Power supply? Help please

So here is the background for me, made a bunch of the diy stuff, but bought a microzeus to power it all. Short version, its not enough amps. I dont know electrical engineering, i solder stuff like the picture (think adult legos).

I got a programable (bench?) power supply, BUT, I have no idea how to use it, and would much rather have a thing in the rack that i just plug into the wall.

  1. How do i connect the modules ive made to the power supply i have? Theyve been made for 16 pin.

  2. What should i be looking for for power supplies that is just plug and play? Cause im gonna expand obviously, thats how this goes.

Depending on the wall wart you are using, the µZeus should be able to supply 2 A +12 V and 0.5 A -12 V. Most modules typically use 10 to 20 mA on the - rail so that’s 25 to 50 modules it can supply in principle. Are you sure you need more power than that? It’ll supply less if the wall wart isn’t up to it, but you can use up to a 3000 mA wall wart to get the full capability.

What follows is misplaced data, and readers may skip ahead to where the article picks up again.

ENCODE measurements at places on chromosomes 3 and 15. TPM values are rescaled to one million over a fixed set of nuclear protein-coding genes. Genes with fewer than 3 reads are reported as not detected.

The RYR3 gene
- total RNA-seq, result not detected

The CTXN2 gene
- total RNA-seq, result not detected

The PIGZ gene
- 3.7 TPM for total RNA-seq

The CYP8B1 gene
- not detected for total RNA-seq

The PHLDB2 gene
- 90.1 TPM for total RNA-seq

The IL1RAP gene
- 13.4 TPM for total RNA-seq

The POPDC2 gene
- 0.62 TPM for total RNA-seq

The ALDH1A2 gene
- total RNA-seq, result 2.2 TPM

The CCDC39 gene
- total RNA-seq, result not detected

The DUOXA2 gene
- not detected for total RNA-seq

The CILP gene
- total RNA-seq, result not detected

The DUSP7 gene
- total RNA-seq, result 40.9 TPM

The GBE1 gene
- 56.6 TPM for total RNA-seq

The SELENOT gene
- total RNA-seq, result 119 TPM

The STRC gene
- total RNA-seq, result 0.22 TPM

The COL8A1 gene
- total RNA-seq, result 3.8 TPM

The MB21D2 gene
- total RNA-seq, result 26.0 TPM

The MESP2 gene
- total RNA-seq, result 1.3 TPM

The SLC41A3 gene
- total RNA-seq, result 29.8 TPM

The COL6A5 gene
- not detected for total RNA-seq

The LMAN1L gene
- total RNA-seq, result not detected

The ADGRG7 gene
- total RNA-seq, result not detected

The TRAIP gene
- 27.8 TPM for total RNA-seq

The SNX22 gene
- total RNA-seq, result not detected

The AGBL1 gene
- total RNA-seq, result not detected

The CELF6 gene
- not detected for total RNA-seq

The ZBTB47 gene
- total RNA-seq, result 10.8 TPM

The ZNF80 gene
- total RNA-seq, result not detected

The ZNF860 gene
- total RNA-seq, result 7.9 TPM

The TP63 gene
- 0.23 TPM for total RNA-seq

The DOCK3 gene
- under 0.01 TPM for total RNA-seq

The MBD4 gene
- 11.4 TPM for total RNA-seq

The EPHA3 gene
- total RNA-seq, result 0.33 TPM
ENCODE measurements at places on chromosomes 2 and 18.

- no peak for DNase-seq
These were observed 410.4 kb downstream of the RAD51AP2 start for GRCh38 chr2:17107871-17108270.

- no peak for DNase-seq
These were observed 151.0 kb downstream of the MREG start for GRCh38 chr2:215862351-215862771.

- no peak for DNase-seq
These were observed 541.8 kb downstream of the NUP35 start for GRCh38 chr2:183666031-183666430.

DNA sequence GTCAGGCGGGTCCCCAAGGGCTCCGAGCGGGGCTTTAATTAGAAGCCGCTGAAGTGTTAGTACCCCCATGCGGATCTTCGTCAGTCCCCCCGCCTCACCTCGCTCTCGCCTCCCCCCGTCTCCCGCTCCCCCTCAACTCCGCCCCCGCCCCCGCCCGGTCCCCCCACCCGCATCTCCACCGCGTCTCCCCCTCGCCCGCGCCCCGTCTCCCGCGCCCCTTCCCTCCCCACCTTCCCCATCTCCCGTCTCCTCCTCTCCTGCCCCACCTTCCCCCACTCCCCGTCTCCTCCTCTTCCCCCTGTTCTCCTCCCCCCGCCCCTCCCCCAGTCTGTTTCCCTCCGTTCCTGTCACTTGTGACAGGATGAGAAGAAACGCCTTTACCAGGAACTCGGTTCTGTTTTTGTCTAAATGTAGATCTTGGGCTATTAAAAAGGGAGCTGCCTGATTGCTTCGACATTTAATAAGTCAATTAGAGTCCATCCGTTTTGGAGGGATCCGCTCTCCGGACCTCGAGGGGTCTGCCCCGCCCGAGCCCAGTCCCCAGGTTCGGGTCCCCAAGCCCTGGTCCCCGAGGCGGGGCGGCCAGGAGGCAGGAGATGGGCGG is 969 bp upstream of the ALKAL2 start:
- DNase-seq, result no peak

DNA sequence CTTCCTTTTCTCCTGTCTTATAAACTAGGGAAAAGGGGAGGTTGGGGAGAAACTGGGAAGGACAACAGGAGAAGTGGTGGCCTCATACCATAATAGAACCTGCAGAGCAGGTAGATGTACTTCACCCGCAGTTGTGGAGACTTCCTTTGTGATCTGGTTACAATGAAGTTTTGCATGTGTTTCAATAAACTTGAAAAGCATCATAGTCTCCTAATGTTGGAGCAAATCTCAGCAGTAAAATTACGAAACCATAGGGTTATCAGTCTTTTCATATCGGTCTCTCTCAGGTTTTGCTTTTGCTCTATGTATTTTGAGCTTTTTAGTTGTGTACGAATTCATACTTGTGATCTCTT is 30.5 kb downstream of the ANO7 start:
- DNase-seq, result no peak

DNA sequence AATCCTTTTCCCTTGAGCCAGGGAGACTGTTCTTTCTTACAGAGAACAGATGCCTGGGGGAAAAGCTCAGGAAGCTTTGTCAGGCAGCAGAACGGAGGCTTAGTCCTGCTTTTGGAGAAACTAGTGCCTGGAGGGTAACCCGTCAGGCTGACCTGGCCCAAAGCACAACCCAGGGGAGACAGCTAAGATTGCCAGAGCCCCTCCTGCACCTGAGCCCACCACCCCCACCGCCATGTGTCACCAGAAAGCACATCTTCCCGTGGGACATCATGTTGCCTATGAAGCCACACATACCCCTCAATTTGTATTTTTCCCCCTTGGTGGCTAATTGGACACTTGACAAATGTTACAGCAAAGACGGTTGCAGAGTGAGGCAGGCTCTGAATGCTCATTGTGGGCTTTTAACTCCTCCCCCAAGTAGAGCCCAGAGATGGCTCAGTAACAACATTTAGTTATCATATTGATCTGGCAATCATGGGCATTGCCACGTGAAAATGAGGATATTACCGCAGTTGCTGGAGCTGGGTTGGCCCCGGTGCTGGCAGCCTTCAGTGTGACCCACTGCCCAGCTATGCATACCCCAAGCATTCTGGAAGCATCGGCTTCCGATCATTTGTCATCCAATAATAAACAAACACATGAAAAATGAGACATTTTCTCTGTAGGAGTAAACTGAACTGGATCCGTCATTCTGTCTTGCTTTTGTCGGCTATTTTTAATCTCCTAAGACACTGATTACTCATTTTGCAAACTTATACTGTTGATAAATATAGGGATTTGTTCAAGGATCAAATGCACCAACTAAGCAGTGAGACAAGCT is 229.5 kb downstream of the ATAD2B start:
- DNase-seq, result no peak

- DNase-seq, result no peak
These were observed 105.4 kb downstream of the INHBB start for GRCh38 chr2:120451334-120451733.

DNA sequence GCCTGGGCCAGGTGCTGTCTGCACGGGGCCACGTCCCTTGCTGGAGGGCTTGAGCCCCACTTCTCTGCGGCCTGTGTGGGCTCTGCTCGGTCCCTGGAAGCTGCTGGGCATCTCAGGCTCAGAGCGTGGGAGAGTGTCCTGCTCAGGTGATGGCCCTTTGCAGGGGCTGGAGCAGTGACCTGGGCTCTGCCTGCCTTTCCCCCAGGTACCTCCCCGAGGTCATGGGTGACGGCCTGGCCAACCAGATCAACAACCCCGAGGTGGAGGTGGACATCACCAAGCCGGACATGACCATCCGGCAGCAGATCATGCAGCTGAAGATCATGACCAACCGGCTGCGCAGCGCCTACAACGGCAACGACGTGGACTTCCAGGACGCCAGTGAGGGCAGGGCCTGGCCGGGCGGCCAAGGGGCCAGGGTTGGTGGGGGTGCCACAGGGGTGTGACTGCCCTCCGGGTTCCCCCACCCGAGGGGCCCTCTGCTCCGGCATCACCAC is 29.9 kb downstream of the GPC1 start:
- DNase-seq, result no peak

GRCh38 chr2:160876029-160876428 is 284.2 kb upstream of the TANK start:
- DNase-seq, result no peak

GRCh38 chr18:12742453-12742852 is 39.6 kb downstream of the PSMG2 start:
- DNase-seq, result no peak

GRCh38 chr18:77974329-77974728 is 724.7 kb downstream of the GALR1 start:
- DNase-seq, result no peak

The µZeus comes with flying bus boards, i.e. ribbon cables with multiple headers. Modules would connect to them via ribbon cables, either 16 conductor or 10 conductor depending on which header the module has, with a 16 position connector on the bus board end of the ribbon cable either way. There’s only enough connectors for 10 modules on 2 “bus board” cables but you can add a third, or, and I’d recommend it if you’re drawing lots of current, you could replace them with PCB bus boards (more robust and higher current capacity than the “flying bus boards”) connected via a ribbon cable to the µZeus.

(Or, wait, do you mean how to connect them to your bench supply? That’d depend on the bench supply.)

A second µZeus, I’d say.

There are many eurorack powersupplies you can buy. Check the total power consumption of your devices and make your pick. I’ve been using CP1A power supplies by Behringer for my rack which consists of several 3U high 19 inch wide racks, every 2 sections are independently powered by one. They are short circuit proof, have proven to be reliable and last but not least are affordable. I also like the fact that I can switch on/off parts of the rack from the front panel.